Every day I replay news clips, sound bites, my own thoughts. This is a screenplay. An interesting one, likely written by the types of Margaret Atwood (that creative, brilliant scoundrel!), but surely it isn’t real life. 

But it is. This is real life. 

What might be most alarming about “these unprecedented times,” is that some of us feel fine (I’m only going to briefly mention the disclaimer that of course many people are not fine. Losing jobs and loved ones and lives, living with violence, put back into the closet, pushed into a deeper bout of depression, etc. Not fine at all.). We’re learning that the world will go on without us. Without our hectic way of doing and going at all times. It’s patiently waiting for us to just be. 

Exist, she says. Just be.
The sun still warms the empty streets
Trees stretch toward the clouds
Stars illuminate our one sky
Waves crash down on empty beaches
Some things are the same
But we are forever changed

The world that we knew is gone. It’s changing. Our world is in the state of movement we can feel inside ourselves. The tide has gone out with the hands of the clock in one position, and when the water comes rushing back in, the hands will be somewhere else. People will have learned new ways of grieving and celebrating and being together and being apart. Some will be afraid to take each others’ hands and others won’t be able to let go.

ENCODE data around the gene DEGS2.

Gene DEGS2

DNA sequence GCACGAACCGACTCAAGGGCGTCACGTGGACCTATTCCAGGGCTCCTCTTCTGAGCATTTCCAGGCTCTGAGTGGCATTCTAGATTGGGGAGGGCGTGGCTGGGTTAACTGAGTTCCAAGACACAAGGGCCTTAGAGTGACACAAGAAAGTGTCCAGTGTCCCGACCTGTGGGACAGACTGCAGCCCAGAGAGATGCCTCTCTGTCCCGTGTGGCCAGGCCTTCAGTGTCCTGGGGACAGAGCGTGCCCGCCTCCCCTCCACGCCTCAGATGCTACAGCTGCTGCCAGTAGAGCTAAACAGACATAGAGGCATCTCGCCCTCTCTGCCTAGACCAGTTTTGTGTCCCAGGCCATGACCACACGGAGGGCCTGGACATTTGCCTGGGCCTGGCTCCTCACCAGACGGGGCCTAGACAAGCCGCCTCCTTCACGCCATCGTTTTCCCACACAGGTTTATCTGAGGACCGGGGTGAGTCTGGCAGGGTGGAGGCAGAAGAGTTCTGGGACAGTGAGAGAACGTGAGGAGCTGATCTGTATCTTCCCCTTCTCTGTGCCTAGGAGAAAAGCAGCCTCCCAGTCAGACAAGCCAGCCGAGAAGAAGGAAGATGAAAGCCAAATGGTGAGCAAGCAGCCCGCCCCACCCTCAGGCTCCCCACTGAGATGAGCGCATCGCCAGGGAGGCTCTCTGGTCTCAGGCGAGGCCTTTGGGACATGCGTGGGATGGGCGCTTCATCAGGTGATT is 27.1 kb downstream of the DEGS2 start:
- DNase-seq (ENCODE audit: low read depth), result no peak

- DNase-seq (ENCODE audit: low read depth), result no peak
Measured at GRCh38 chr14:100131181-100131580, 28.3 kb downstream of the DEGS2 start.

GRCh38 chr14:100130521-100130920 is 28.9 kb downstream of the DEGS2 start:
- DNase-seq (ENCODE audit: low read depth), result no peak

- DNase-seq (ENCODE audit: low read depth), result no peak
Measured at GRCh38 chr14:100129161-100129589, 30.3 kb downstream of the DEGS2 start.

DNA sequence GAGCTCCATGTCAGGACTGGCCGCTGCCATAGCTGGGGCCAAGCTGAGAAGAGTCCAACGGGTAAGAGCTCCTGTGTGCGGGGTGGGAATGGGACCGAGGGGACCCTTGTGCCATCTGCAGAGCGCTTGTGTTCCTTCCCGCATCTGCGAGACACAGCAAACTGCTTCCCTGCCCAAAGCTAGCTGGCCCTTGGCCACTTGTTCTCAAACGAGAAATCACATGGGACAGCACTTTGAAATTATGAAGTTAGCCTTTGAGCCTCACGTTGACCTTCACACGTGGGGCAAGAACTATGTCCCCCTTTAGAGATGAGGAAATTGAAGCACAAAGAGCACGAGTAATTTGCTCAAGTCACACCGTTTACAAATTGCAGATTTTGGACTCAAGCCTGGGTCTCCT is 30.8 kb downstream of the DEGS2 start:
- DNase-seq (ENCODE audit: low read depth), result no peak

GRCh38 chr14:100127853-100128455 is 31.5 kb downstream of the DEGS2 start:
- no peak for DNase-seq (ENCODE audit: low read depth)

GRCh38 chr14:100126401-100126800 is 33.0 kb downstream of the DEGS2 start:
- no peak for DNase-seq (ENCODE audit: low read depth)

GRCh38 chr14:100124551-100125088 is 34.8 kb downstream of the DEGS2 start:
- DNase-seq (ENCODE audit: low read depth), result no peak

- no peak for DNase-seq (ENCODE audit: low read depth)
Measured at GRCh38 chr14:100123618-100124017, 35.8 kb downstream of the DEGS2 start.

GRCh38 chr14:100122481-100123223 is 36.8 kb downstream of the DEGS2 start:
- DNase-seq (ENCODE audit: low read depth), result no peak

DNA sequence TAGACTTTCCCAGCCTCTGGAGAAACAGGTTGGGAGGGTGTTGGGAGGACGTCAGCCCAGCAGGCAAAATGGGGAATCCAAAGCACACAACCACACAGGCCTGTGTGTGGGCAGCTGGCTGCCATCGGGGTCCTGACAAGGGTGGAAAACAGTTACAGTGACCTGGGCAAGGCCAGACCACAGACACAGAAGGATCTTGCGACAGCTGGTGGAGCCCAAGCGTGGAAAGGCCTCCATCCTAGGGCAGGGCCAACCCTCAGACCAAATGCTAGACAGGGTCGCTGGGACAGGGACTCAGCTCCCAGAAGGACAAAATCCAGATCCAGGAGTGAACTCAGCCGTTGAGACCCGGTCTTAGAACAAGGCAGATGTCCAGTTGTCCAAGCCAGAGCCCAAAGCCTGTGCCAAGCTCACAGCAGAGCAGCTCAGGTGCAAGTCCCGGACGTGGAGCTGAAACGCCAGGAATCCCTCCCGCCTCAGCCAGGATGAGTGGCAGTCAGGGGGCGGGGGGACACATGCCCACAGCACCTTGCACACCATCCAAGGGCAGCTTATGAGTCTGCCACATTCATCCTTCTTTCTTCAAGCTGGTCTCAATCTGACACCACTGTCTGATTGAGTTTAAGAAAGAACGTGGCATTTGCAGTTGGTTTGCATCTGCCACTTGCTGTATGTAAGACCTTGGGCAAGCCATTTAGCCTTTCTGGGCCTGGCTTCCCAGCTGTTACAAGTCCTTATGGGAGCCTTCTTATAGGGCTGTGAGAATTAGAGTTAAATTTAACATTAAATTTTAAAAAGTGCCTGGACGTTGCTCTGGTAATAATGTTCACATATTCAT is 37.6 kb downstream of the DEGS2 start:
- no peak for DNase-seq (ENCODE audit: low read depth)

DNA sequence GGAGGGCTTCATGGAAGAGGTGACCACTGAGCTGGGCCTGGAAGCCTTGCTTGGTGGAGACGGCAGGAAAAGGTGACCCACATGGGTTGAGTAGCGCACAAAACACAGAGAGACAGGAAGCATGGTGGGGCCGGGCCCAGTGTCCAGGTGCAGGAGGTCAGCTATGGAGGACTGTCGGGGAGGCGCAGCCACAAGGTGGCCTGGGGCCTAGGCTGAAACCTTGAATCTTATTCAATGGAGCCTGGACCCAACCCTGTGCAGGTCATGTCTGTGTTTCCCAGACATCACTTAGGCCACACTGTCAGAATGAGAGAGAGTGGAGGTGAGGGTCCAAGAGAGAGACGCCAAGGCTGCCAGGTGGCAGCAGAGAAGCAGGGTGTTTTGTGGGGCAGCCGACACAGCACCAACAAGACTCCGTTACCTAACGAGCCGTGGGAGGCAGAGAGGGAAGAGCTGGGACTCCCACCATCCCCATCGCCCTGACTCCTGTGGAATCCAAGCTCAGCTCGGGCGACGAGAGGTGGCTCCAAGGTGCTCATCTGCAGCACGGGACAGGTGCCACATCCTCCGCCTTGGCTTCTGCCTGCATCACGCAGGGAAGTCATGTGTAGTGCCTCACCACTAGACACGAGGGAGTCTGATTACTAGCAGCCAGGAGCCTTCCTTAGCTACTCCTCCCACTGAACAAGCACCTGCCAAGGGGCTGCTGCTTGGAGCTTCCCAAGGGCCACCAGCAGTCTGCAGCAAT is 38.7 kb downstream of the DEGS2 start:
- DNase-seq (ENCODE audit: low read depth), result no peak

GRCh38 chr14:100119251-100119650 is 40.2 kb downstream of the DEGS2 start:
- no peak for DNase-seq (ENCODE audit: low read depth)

We’re going through something together. Something big. Let’s document it, so when we look back on this time, it won’t be only the stories of men. This time can be painted, brightly and darkly, by the hands of women. By our hands. 

Photos of Brittany (top L and R) taken by Tammy Zdunich, Founder of The Well Collaborative. Other photos taken by Brittany Bellamy, Owner of Gossner Productions.

Writing Prompts to Tell Your Story, Document Your Unravelling

Journaling or any form of writing creates an intense form of release for me. Grab a pen and paper. Grab a few backup pens, too. Set a timer for each of these, anywhere from two to ten minutes, depending on your ambition and the question. Try not to let your pen stop moving. If you’re not a writer, there are other things you can do to stay grounded during COVID-19. 

  1. Observe right now. Write ten things you see or feel right now. They can be as basic as “My coffee is too hot to drink” or as dramatic as “I need to leave my husband.” They just have to be true in this moment. 
  2. Begin with “I remember.” Each time you get stuck, start again at “I remember.”
  3. Begin with “I’m afraid…” 
  4. Begin with “I’m excited…”
  5. Write a letter to someone. Your mom, a friend, future you, anyone.
  6. What hurts right now? Don’t use any disclaimers — just because your pain isn’t the same or as bad as someone else’s, doesn’t mean it’s not relevant. 
  7. What is the best thing about today?
  8. Who are you lately?
  9. What have I been sensitive to lately? What hurts?
  10. Six word memoir. Write your life, or a facet of it, in six words. Ernest Hemingway famously wrote “For sale, baby shoes, never worn.” If that doesn’t give you chills… Check out other examples here. 
Nykea

As a brand storyteller and marketer, Nykea specializes in writing, leadership and content creation, always with a focus on creativity. Finding the story in a brand, a movement, a life, is her passion.